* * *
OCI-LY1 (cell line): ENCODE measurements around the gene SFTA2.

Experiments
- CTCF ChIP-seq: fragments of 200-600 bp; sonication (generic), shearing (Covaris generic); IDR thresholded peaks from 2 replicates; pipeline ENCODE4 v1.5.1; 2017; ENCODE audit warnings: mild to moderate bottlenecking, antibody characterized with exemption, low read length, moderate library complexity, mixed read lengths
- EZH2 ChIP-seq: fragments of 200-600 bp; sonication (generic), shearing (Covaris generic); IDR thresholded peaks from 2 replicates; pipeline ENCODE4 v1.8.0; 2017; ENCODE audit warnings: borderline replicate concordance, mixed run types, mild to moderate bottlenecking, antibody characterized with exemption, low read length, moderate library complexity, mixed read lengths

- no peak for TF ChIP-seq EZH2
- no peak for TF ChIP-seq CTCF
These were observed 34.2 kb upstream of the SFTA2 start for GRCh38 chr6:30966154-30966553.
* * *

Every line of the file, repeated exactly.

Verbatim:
OCI-LY1 (cell line): ENCODE measurements around the gene SFTA2.

Experiments
- CTCF ChIP-seq: fragments of 200-600 bp; sonication (generic), shearing (Covaris generic); IDR thresholded peaks from 2 replicates; pipeline ENCODE4 v1.5.1; 2017; ENCODE audit warnings: mild to moderate bottlenecking, antibody characterized with exemption, low read length, moderate library complexity, mixed read lengths
- EZH2 ChIP-seq: fragments of 200-600 bp; sonication (generic), shearing (Covaris generic); IDR thresholded peaks from 2 replicates; pipeline ENCODE4 v1.8.0; 2017; ENCODE audit warnings: borderline replicate concordance, mixed run types, mild to moderate bottlenecking, antibody characterized with exemption, low read length, moderate library complexity, mixed read lengths

- no peak for TF ChIP-seq EZH2
- no peak for TF ChIP-seq CTCF
These were observed 34.2 kb upstream of the SFTA2 start for GRCh38 chr6:30966154-30966553.